‘Community’ Recap: “Urban Matrimony and Sandwich Arts”
It's been a long hiatus for fans of 'Community.' With its future hazy and ill-defined, it seemed like we might never enter the hallowed halls of Greendale Community College again. But 'Community' has returned, and it's brought its A-game in the form of a unifying wedding storyline that allows all of its characters to interact with each other in ways that are effective both comedically and narratively.
Following the death of his father, Pierce is now running his company and looking for new business opportunities. Conveniently, space in the Greendale cafeteria has opened up, and Britta suggests that Shirley -- a skilled cook -- and Pierce team up to open a cafe, allowing Shirley to accomplish her goal of starting a business.
There's only one problem: Shirley's husband Andre (Malcolm Jamal Warner) surprises her with a proposal for a second wedding, which gives her the best excuse to dodge that pesky life goal.
Britta loathes the idea of weddings, comparing them to tea parties where "the women are stuffed animals, the men make them talk, and instead of drinking tea everyone is drinking antiquated gender roles." Naturally Britta starts pushing Shirley to go into business with Pierce (whose idea for a chair that pops out of your trousers doesn't end so well), while she takes over wedding planner duties with the adorably wedding-obsessed Annie.
Meanwhile, Troy and Abed are trying to get all their weird out before the wedding so they aren't tempted to do anything abnormal. This involves locking themselves in their house and doing things we never get to see, which is sort of brilliant. There's really nothing the showrunners could have done that would have been "out there" enough for this epic de-weirding session.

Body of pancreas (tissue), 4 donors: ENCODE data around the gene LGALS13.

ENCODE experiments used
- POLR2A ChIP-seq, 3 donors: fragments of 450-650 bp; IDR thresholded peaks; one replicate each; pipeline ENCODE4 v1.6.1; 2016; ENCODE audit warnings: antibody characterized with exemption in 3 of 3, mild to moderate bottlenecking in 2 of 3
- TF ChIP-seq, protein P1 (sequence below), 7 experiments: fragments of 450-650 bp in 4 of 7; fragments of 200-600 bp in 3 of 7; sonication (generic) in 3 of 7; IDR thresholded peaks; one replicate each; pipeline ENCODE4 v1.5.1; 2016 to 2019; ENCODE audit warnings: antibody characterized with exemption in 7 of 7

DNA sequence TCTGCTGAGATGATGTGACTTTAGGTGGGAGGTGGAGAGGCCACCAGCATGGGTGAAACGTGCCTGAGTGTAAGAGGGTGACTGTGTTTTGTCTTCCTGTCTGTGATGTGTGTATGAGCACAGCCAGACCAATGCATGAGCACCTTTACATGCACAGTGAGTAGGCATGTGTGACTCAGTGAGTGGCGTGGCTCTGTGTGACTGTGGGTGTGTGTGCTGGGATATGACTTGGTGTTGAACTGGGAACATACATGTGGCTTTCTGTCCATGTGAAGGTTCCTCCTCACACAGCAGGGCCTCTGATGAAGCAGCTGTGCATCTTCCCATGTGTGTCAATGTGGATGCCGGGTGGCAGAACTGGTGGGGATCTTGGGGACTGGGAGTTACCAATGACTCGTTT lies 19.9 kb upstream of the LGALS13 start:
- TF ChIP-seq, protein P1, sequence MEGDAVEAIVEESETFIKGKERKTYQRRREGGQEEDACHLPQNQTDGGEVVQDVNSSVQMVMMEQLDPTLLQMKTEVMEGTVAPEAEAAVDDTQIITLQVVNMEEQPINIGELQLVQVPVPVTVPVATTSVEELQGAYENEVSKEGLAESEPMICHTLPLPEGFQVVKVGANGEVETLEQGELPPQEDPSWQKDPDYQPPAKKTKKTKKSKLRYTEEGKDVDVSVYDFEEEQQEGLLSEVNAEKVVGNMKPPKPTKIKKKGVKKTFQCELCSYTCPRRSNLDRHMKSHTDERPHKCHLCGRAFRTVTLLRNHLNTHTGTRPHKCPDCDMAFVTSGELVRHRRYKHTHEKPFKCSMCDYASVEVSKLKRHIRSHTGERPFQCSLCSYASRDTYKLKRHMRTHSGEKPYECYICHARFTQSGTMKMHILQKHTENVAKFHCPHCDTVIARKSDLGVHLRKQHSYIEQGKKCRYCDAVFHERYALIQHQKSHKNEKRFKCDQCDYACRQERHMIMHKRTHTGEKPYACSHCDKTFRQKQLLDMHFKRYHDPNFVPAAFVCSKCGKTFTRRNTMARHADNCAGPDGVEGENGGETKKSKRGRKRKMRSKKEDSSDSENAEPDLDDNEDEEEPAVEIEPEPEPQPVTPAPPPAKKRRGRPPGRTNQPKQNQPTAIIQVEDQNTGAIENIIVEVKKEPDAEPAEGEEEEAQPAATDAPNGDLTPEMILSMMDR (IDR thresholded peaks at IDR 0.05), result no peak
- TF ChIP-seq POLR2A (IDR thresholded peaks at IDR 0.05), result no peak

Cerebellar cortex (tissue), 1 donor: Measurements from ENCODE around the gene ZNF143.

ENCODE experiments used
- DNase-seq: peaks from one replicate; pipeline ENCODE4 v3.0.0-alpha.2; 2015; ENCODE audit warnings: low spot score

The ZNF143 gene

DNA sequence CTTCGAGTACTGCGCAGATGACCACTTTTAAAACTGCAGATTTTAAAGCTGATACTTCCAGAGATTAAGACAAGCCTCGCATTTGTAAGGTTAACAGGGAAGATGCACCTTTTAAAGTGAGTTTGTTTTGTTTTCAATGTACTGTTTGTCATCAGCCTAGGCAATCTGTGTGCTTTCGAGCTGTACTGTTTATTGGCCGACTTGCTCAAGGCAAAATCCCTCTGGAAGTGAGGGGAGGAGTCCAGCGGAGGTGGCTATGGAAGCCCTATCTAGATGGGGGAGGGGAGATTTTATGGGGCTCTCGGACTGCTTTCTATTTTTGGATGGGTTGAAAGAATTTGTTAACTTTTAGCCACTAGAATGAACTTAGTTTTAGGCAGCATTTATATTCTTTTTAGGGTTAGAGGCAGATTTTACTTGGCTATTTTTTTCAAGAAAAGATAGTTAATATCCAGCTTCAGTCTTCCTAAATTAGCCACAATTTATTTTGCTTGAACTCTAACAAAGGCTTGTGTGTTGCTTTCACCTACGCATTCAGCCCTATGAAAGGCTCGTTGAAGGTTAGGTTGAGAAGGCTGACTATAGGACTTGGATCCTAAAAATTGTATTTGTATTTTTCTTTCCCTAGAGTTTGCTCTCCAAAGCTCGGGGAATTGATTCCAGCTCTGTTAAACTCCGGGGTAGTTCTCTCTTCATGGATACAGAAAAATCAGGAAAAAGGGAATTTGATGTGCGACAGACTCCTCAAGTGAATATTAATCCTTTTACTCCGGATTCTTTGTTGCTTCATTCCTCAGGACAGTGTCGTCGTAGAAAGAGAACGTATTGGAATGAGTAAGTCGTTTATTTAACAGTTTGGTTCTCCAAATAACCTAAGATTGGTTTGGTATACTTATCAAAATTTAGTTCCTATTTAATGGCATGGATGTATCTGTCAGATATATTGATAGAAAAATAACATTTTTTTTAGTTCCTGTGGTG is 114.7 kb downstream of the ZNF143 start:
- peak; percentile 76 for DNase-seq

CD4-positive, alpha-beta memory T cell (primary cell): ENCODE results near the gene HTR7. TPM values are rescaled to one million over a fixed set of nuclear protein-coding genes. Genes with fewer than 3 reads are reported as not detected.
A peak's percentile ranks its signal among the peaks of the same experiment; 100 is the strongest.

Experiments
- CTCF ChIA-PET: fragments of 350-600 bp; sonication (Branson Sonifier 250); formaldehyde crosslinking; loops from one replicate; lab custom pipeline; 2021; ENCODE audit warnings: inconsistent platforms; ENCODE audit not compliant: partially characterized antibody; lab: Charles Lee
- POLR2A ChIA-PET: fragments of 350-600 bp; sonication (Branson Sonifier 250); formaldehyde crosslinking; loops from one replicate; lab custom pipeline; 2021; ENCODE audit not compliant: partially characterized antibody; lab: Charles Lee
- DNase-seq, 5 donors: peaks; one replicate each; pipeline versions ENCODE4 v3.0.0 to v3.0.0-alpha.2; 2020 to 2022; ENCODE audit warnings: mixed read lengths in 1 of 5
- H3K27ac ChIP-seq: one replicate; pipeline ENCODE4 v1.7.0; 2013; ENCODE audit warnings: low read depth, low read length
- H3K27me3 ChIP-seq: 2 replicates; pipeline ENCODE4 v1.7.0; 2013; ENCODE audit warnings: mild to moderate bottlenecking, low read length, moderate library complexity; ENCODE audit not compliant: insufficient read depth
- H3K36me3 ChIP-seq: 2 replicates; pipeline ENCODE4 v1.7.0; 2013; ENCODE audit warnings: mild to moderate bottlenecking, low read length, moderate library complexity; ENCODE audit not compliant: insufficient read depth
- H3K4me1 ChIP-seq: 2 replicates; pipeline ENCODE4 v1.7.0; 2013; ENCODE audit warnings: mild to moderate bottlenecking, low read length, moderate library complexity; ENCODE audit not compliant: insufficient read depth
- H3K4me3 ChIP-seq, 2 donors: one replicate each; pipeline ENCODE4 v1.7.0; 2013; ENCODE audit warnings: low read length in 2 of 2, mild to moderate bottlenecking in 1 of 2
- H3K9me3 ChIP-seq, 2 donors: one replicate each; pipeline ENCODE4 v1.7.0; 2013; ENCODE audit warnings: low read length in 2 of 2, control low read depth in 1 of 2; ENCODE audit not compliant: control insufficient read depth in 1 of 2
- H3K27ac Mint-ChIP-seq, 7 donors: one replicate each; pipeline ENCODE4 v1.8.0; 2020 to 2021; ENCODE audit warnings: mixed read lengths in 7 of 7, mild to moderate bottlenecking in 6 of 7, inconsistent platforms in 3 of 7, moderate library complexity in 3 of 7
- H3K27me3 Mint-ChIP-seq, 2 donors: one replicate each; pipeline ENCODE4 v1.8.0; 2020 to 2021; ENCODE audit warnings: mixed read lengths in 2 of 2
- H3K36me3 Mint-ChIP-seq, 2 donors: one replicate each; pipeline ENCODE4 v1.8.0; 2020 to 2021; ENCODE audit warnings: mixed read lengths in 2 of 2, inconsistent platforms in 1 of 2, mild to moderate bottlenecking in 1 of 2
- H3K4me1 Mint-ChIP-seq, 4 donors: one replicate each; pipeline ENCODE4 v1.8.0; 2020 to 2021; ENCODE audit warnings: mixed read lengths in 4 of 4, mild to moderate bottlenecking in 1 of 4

Pierce reveals a softer side when he tells Shirley that he really needs the business venture because he was fired from his father's company, so Shirley takes all her business knowledge and they throw a plan together. It's refreshing to see Pierce and Shirley working together; Pierce is always more interesting, I think, when he isn't being downright despicable. He's slow-witted and a total goof, and it's enough to have his character be sort of inherently ignorant and unintentionally offensive, rather than outright cruel. All of the plots with the group turning on Pierce have worn out their welcome; giving him something to do with Shirley -- someone he's alienated the most -- allows him to be simply funny and kind of sweet, even. Bonus: the scene where he's looking for a pen and wads of money fall out of his pocket is instantly classic.
But where does Jeff factor in to this episode? He's nervous about giving a speech at Shirley's wedding rehearsal, so Annie tells him to search his heart to see what he's so afraid of. In Jeff's heart? Dogs, Annie's boobs, and whiskey.
As it turns out, Britta is actually quite good at wedding planning, which she chalks up to "coming from a long line of wives of mothers." Troy and Abed succeed in "de-whimsifying, " and Jeff actually shows up. Unfortunately, his planned speech begins with, "Webster's Dictionary defines..." and Annie stops him cold, explaining, "That's the Jim Belushi of speech openings. It accomplishes nothing, but everyone keeps using it and nobody understands why." Bingo.
Shirley is late to her own wedding rehearsal, but at least she's impressed the Dean with her business plan and all systems are go... Until she shows up to the rehearsal and Andre reveals a distasteful alpha male attitude, effectively bringing the rehearsal to a halt, until Jeff drunkenly gets up and reveals the real reason he's been so nervous: his dad left his mom. Britt drunkenly laments her destiny to become a wife and how she's naturally good at it.
The drunken shenanigans bring Andre and Shirley back together just in time to save Britta and Jeff from marrying each other. In the end, Shirley's dream is crushed when the Dean decides to give the empty space in the cafeteria to Subway.
The entire episode relies on simple narrative structure and, like Troy and Abed, de-whimsifies itself for the sake of a little normalcy. It's the perfect episode to herald the show's return, where new viewers might tune in for the first time and would otherwise be alienated by some of the more high concept stuff. The stinger at the end is even a nod to classical comedy, like much of the episode, which does what 'Community' does best by taking simple sitcom tropes and elevating them to something more clever, yet still aware of its genesis.
Welcome back, Greendale Humans!